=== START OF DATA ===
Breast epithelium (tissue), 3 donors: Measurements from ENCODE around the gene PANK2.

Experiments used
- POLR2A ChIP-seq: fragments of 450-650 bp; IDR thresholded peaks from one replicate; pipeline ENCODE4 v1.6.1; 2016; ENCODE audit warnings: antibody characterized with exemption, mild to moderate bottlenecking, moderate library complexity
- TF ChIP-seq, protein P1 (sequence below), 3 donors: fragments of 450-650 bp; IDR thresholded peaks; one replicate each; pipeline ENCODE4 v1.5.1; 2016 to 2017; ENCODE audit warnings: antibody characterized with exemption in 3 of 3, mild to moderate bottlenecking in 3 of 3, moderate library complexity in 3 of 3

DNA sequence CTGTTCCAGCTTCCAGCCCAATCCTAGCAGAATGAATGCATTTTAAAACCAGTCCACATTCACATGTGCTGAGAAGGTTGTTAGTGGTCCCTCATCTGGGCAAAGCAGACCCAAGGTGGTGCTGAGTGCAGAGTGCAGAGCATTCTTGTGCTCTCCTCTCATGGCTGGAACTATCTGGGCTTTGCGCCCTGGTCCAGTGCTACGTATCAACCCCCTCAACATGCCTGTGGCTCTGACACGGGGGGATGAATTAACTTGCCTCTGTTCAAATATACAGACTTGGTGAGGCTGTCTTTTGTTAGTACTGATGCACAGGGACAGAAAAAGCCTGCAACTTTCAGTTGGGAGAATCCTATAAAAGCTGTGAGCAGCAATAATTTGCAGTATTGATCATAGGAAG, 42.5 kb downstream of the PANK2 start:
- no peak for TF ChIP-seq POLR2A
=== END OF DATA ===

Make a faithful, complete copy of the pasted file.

Breast epithelium (tissue), 3 donors: Measurements from ENCODE around the gene PANK2.

Experiments used
- POLR2A ChIP-seq: fragments of 450-650 bp; IDR thresholded peaks from one replicate; pipeline ENCODE4 v1.6.1; 2016; ENCODE audit warnings: antibody characterized with exemption, mild to moderate bottlenecking, moderate library complexity
- TF ChIP-seq, protein P1 (sequence below), 3 donors: fragments of 450-650 bp; IDR thresholded peaks; one replicate each; pipeline ENCODE4 v1.5.1; 2016 to 2017; ENCODE audit warnings: antibody characterized with exemption in 3 of 3, mild to moderate bottlenecking in 3 of 3, moderate library complexity in 3 of 3

DNA sequence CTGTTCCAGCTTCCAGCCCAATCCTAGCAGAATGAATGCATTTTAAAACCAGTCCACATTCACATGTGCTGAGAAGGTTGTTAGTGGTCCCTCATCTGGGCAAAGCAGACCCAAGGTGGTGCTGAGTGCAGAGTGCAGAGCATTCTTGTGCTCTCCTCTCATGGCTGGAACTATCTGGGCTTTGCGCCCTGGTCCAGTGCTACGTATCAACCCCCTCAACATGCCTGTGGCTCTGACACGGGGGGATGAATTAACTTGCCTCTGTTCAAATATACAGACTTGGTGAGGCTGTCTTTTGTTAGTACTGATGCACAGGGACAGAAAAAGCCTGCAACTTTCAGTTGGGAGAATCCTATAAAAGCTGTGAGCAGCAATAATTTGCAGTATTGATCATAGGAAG, 42.5 kb downstream of the PANK2 start:
- no peak for TF ChIP-seq POLR2A